So praying with and for another is centered there, not on "worries and needs," but on the one thing that is needful (or better, "the One Who is needed"!). If we start and finish in focus on The Father through Jesus in the Holy Spirit, then we can pray without doubt or fear. We can pray with confidence and that is the framework for other prayers (including intercession, deliverance and healing).

Sunday, April 17, 2016

Easter 4 "Raising the Dead"

Now in Joppa, there was a woman disciple named Tabitha. She did good works and gave alms. (Alms, or "works of mercy", were considered redemptive in the Jewish faith and early Christian church. see below) So Tabitha was faith filled and faithful. She was also dead; a tragedy for the poorest of the poor, the widows and a loss to the church. Peter was summoned, so he went to the city. He came in, he prayed and then he said, “Tabitha, get up.”She did!

How did it happen?
*Peter had seen Jesus do the same thing on several occasions. So he truly believed it was possible.
*Peter believed Jesus had given him power and authority to perform signs and wonders in witness to the Kingdom of God. Jesus said, "If you love me....Care for the sheep.” So Peter is obedient. He is shepherding the church.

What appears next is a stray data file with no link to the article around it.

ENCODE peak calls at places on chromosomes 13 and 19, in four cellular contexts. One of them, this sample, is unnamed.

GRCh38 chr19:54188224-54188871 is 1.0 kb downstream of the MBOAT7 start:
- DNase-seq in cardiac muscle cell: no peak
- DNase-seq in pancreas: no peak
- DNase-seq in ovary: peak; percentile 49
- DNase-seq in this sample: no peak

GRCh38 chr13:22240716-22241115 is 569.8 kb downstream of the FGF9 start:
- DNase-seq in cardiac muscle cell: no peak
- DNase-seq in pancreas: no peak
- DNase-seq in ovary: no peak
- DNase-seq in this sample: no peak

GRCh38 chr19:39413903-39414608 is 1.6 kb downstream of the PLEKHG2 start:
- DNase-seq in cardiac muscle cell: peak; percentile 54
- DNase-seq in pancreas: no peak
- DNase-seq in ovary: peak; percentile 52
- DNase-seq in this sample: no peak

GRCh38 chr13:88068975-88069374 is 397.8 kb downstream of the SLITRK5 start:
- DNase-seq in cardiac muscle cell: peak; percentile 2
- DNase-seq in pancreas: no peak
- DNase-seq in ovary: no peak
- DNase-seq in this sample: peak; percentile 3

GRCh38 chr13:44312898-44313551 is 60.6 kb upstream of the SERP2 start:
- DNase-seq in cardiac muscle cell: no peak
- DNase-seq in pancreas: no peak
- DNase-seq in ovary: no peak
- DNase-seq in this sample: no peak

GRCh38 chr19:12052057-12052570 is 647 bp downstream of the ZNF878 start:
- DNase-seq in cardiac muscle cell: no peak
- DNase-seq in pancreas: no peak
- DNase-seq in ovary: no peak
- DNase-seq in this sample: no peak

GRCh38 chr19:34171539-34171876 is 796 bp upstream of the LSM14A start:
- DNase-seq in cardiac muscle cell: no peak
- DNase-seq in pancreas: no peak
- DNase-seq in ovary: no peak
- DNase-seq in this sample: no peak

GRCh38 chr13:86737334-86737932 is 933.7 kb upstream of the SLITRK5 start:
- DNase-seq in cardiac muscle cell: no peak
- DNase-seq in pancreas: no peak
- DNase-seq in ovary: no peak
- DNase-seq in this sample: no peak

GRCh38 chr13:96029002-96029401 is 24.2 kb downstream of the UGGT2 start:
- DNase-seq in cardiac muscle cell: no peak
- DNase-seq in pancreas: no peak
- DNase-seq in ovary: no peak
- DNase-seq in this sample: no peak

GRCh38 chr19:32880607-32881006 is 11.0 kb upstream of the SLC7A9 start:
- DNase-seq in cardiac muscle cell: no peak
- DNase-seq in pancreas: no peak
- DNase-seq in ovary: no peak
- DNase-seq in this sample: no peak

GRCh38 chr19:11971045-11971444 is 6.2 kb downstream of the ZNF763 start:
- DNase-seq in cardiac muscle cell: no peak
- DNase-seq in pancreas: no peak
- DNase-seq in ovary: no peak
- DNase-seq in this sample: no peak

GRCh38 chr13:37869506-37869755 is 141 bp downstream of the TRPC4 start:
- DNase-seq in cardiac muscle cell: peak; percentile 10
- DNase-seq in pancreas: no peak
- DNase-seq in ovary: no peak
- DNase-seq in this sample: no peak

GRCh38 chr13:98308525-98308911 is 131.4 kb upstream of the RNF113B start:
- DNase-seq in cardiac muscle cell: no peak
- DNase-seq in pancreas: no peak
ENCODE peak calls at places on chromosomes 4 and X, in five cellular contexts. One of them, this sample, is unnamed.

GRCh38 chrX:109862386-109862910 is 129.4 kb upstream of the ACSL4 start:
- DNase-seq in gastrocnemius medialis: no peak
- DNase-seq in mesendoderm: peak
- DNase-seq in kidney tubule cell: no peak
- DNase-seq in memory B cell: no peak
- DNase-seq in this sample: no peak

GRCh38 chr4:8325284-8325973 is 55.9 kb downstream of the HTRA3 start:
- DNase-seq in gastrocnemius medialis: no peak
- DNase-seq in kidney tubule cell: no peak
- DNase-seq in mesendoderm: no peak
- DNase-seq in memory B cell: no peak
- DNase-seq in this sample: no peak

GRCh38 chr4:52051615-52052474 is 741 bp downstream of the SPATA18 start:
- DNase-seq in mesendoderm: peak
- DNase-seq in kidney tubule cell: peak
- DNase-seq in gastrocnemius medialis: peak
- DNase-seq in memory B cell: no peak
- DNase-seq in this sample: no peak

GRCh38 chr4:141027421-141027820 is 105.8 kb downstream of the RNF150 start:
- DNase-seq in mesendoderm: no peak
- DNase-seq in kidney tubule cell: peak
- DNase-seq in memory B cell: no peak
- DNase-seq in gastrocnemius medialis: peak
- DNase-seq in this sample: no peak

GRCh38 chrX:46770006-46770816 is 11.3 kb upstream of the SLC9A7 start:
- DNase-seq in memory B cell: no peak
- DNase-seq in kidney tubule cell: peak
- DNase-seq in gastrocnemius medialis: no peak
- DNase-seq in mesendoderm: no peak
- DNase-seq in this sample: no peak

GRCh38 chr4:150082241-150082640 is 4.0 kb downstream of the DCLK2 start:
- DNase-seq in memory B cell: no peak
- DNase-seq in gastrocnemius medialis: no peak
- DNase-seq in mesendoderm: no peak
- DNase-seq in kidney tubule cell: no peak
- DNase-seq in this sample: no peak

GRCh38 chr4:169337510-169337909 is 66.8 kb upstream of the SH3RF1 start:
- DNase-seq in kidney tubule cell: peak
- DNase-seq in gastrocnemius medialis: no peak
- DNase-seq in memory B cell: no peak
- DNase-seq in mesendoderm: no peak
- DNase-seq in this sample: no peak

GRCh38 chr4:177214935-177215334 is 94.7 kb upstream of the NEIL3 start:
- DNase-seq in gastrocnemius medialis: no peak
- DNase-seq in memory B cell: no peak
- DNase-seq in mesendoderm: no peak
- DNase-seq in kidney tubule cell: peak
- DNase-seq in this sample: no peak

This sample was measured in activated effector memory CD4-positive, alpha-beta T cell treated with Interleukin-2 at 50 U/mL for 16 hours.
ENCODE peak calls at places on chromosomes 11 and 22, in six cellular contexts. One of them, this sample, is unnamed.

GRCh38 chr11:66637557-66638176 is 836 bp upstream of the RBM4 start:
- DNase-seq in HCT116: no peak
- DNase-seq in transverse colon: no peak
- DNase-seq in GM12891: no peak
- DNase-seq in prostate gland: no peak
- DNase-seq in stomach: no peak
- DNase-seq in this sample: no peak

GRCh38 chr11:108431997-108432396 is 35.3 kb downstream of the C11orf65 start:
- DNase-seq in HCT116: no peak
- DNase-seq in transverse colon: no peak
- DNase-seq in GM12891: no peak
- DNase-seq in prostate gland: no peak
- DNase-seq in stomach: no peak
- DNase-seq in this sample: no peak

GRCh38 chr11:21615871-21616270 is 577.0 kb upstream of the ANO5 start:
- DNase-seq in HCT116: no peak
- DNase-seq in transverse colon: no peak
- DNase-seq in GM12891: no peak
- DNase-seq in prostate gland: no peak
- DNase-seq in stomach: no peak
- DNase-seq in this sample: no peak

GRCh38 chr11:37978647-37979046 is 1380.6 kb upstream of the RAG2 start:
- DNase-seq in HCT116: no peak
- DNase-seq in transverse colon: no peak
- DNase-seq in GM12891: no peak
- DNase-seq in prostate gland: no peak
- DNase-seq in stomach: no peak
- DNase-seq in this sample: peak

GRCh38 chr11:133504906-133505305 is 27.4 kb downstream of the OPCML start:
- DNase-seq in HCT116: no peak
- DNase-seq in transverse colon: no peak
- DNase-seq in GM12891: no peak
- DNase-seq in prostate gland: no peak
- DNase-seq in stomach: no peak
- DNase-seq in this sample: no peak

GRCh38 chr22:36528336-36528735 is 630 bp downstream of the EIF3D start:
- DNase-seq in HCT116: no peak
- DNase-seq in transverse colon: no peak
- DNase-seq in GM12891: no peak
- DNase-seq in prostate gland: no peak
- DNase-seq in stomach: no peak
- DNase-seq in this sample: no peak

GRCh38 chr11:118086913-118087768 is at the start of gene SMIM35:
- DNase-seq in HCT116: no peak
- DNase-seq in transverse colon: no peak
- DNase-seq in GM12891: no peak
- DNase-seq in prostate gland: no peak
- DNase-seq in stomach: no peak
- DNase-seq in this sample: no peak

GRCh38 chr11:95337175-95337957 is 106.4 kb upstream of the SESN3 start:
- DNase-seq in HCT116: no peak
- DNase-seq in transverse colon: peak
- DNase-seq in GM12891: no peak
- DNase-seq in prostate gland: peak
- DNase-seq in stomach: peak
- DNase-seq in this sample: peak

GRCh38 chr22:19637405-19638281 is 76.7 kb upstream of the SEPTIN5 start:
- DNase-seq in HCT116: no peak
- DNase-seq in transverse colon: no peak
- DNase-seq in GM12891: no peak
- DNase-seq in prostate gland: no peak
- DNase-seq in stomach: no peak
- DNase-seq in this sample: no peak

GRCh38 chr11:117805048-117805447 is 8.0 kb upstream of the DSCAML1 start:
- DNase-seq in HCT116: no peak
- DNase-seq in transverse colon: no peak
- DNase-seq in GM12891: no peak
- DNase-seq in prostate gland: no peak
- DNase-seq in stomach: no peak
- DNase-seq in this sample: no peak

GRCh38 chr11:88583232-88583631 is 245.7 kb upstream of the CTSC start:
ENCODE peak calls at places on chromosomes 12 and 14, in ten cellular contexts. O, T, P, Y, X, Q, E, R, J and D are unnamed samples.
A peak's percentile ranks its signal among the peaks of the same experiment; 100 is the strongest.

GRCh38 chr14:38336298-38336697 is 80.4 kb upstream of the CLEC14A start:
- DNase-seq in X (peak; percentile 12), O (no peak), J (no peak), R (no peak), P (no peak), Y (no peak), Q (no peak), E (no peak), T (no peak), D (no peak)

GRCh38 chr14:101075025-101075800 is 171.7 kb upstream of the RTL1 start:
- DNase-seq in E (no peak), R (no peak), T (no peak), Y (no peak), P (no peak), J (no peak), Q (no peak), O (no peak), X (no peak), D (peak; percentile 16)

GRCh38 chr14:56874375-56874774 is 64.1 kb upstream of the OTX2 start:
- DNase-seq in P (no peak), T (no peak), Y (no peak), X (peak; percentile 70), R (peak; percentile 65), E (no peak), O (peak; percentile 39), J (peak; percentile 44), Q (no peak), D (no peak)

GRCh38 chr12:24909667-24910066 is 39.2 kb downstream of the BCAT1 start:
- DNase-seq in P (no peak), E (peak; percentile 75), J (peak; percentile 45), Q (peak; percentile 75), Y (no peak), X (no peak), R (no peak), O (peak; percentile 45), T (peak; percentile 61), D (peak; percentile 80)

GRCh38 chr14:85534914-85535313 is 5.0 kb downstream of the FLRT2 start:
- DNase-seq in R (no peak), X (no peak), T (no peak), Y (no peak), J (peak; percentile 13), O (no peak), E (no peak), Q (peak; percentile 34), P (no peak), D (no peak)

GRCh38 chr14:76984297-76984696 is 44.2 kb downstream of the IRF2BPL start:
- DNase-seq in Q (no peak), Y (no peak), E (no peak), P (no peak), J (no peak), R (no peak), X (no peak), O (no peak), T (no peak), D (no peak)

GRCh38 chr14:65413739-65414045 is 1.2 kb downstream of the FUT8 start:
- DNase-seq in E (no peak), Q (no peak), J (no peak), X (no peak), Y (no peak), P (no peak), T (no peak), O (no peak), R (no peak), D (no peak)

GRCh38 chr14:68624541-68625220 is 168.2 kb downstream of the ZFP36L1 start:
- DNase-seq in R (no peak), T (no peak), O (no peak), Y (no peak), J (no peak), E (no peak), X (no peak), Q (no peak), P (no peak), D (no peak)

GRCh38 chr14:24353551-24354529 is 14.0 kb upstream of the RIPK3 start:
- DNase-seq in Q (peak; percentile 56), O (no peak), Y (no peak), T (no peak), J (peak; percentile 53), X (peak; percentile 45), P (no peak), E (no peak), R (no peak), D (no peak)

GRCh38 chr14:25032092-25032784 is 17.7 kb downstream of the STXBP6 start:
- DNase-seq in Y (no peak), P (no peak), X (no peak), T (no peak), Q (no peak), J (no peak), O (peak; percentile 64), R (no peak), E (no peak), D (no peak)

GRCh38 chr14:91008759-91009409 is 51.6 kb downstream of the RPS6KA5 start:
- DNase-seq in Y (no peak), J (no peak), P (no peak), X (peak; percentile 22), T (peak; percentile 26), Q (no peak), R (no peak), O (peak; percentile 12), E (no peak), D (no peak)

*The Kingdom is central. The miracles produce faith. They bring people to the Father. God’s will is health and salvation for all people. Peter believes this and prayed. I do not know what he prayed but I know he was aligned with the Father’s will. He wanted what the Father wants: yeshua (YHWH rescues). 
*So he prayed in faith, said with authority "get up" and it happened.

But why was Tabitha raised when so many die and are not?
I think the alms play a part. Acts 10:4 says that an angel told Cornelius "your prayers and alms have ascended as a memorial before God." God is merciful. Alms are acts of mercy. Mercy is godliness; it is to love, to feed and to care for others. God likes when people give alms.The poor widows needed Tabitha and cried out. God hears the cry of the poor. Peter prayed. They all believed. Their hearts were aligned with God's heart. All this loving faith and trusting love opened a window for God to reach in and snatch Tabitha from death.